A major point of the Regulation BI is that an investment broker, registered representative or anyone else who recommends a rollover from a retirement plan must compare the client’s retirement plan (including the TSP) and the IRA to which plan assets will be rolled over, in several areas of cost and service, including:
(1) fees and expenses;
(2) level of service;
(3) investment options;
(4) ability to take penalty-free withdrawals;
(5) application of and addressing the issue of required minimum distributions (RMDs);
(6) protection from creditors and legal judgments; and
(7) any “special features” of the existing accounts.
The SEC also emphasized that broker-dealers and investment firms cannot rely on an IRA having more investment options than a qualified retirement plan or the TSP as the basis for recommending a rollover.
Those factors are in addition to other general requirements under Regulation B1 such as consideration of an individual’s investment profile and the potential risks, rewards and costs of a particular investment asset or strategy should the plan assets be rolled over.
“Cost” of an Investment – An Extremely Important Factor When Deciding to Rollover Retirement Plan or TSP Assets
The “cost” of an investment – particularly an IRA investment – can be a fairly significant factor in determining whether or not to rollover funds from the TSP to an IRA. This is because IRAs are almost always more expensive than the TSP. For example, every IRA has an annual custodial or maintenance fee which can range in cost from perhaps $50 to as much as $500 a year. On the other hand, the TSP has no such annual custodial or maintenance fee.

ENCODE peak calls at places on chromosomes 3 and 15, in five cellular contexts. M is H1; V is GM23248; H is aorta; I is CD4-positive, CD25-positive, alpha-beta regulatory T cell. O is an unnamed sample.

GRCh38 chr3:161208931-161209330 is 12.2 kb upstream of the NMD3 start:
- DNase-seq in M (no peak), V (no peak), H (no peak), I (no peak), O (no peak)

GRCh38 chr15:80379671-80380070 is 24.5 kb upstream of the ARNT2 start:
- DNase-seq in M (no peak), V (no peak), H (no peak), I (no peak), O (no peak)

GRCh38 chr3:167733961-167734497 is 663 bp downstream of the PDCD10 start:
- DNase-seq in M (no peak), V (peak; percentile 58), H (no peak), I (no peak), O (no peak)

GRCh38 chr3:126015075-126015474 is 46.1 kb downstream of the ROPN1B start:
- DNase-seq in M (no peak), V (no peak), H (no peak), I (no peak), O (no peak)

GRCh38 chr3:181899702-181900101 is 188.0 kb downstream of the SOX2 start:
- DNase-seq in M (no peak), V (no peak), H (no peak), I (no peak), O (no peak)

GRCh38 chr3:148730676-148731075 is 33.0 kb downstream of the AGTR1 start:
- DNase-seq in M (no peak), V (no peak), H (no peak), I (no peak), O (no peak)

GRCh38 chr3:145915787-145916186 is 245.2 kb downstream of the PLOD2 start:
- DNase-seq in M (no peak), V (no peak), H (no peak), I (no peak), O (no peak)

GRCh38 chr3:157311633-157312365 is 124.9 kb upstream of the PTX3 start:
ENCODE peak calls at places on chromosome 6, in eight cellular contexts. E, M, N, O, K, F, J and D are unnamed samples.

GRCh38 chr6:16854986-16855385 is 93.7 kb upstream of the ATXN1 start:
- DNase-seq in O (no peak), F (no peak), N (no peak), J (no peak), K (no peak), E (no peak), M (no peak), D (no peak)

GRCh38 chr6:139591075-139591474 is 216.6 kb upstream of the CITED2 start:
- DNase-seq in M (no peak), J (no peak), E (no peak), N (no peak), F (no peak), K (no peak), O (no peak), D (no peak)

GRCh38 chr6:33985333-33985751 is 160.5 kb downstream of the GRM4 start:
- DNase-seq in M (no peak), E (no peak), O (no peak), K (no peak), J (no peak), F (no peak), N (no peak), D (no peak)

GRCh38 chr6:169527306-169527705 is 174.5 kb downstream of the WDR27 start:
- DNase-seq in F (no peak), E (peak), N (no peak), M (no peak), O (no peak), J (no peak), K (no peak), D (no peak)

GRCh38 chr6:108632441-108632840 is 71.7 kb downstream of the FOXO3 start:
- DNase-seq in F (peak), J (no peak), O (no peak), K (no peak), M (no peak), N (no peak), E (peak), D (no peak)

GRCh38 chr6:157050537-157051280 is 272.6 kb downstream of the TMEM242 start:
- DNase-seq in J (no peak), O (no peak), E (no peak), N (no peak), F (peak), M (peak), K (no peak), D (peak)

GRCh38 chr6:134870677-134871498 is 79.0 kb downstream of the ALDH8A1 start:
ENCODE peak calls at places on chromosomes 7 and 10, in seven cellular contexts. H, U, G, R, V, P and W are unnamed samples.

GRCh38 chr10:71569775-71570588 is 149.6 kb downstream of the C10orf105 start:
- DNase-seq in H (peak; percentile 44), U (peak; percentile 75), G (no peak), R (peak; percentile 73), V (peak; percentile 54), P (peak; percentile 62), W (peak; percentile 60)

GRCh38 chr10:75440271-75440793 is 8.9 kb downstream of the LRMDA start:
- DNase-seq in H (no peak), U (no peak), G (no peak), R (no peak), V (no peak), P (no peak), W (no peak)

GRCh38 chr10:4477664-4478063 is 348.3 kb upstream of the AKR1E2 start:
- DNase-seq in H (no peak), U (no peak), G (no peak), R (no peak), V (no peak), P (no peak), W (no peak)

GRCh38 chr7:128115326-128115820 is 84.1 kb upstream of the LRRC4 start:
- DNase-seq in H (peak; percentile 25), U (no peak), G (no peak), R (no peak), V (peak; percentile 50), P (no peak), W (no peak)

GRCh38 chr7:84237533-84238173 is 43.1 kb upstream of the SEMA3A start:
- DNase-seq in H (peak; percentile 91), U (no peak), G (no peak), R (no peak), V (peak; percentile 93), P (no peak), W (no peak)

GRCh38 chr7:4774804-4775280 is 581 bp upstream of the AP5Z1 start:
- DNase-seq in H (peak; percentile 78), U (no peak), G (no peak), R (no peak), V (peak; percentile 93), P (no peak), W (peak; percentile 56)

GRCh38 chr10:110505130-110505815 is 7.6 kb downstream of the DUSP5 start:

The Financial Industry National Regulatory Authority (FINRA), which enforces SEC rules on broker-dealers and registered representatives, will need to update its rules and regulations to include Regulation BI. Until now, FINRA has enforced the “suitability” standard, meaning that a rollover from the TSP or other qualified retirement plans to an IRA must be “suitable” for the retirement plan owner or TSP participant. Under Regulation BI, broker-dealers and registered representatives need to consider the factors listed above before recommending a rollover of retirement plan assets to an IRA. The problem is that Regulation BI potentially gives broker-dealers and registered representatives the roadmap to rationalize what they are recommending and doing, while failing to properly address conflicts of interest that may arise.
An example of conflict of interest that may arise when it comes to broker-dealers and registered representatives is with respect to broker-dealer and investment firm sales contests and quotas. Specific sales contests in which a licensed financial representative who sells a sufficient amount of a particular investment, such as a stock, mutual fund or an exchange-traded fund, will be rewarded with an all-expense paid trip to a foreign country. But under Regulation BI in which a registered representative has made sure that all of the factors above have been considered, sales related to investment asset accumulation via a sale or a rollover from a retirement plan to an IRA would be permitted. This is true even if the rollover is in the “best interest” of the qualified retirement plan owner or TSP participant.